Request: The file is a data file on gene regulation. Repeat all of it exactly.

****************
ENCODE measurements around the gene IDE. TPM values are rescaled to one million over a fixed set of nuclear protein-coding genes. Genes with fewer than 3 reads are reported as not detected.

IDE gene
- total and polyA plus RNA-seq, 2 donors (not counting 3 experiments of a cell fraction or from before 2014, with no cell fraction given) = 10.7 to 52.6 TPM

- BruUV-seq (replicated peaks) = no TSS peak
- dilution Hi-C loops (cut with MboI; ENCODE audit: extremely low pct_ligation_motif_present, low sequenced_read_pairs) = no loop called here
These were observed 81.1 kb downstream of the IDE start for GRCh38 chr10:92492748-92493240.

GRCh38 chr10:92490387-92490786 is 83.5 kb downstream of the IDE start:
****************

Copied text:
ENCODE measurements around the gene IDE. TPM values are rescaled to one million over a fixed set of nuclear protein-coding genes. Genes with fewer than 3 reads are reported as not detected.

IDE gene
- total and polyA plus RNA-seq, 2 donors (not counting 3 experiments of a cell fraction or from before 2014, with no cell fraction given) = 10.7 to 52.6 TPM

- BruUV-seq (replicated peaks) = no TSS peak
- dilution Hi-C loops (cut with MboI; ENCODE audit: extremely low pct_ligation_motif_present, low sequenced_read_pairs) = no loop called here
These were observed 81.1 kb downstream of the IDE start for GRCh38 chr10:92492748-92493240.

GRCh38 chr10:92490387-92490786 is 83.5 kb downstream of the IDE start: